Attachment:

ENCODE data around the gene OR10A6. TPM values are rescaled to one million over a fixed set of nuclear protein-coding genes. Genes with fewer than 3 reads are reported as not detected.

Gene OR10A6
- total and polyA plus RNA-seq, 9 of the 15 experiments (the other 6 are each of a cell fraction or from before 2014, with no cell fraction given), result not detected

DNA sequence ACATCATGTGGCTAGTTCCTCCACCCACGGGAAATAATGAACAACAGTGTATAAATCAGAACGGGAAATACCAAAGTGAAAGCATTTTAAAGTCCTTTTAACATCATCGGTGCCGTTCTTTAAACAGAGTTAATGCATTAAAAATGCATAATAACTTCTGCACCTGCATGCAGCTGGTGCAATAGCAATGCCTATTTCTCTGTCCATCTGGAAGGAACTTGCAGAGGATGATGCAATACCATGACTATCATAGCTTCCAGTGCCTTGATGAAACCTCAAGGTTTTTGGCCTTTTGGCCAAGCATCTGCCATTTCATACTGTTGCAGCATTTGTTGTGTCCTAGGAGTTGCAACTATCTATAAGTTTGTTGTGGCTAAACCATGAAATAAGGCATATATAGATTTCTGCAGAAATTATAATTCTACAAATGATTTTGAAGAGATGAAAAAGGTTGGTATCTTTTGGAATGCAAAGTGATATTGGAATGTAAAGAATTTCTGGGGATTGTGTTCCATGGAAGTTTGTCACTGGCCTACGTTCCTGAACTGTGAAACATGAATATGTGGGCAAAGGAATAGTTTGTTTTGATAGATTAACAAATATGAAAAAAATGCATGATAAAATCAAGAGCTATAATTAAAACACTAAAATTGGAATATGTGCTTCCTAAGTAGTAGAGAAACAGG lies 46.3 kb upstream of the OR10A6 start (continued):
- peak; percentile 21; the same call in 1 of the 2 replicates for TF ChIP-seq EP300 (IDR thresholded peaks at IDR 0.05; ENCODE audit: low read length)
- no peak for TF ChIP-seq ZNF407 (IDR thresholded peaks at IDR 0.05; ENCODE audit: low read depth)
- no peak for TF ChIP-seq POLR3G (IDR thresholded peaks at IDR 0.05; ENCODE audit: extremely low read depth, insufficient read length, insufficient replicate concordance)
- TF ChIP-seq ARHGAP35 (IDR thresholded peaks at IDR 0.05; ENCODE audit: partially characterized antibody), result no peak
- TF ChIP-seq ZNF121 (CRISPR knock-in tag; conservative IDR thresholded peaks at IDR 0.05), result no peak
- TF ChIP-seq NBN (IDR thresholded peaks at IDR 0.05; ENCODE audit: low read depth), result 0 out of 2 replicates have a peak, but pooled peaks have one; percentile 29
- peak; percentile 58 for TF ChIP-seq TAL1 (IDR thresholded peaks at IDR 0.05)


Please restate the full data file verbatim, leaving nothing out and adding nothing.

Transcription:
ENCODE data around the gene OR10A6. TPM values are rescaled to one million over a fixed set of nuclear protein-coding genes. Genes with fewer than 3 reads are reported as not detected.

Gene OR10A6
- total and polyA plus RNA-seq, 9 of the 15 experiments (the other 6 are each of a cell fraction or from before 2014, with no cell fraction given), result not detected

DNA sequence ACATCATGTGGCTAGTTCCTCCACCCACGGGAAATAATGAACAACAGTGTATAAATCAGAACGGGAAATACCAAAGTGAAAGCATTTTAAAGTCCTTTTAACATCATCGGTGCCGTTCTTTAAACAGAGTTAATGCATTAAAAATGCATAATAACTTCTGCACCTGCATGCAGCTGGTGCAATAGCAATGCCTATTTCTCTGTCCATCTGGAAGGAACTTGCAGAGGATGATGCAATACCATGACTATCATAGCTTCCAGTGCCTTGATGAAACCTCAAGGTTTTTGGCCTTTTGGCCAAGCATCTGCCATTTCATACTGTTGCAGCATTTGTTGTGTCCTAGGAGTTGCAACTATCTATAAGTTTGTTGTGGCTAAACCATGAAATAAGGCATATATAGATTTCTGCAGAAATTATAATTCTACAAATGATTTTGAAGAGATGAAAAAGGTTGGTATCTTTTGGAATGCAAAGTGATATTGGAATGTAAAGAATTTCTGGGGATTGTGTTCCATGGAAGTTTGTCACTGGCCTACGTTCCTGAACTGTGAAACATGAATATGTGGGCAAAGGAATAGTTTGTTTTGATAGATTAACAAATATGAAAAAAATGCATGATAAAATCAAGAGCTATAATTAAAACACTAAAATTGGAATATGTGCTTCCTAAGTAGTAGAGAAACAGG lies 46.3 kb upstream of the OR10A6 start (continued):
- peak; percentile 21; the same call in 1 of the 2 replicates for TF ChIP-seq EP300 (IDR thresholded peaks at IDR 0.05; ENCODE audit: low read length)
- no peak for TF ChIP-seq ZNF407 (IDR thresholded peaks at IDR 0.05; ENCODE audit: low read depth)
- no peak for TF ChIP-seq POLR3G (IDR thresholded peaks at IDR 0.05; ENCODE audit: extremely low read depth, insufficient read length, insufficient replicate concordance)
- TF ChIP-seq ARHGAP35 (IDR thresholded peaks at IDR 0.05; ENCODE audit: partially characterized antibody), result no peak
- TF ChIP-seq ZNF121 (CRISPR knock-in tag; conservative IDR thresholded peaks at IDR 0.05), result no peak
- TF ChIP-seq NBN (IDR thresholded peaks at IDR 0.05; ENCODE audit: low read depth), result 0 out of 2 replicates have a peak, but pooled peaks have one; percentile 29
- peak; percentile 58 for TF ChIP-seq TAL1 (IDR thresholded peaks at IDR 0.05)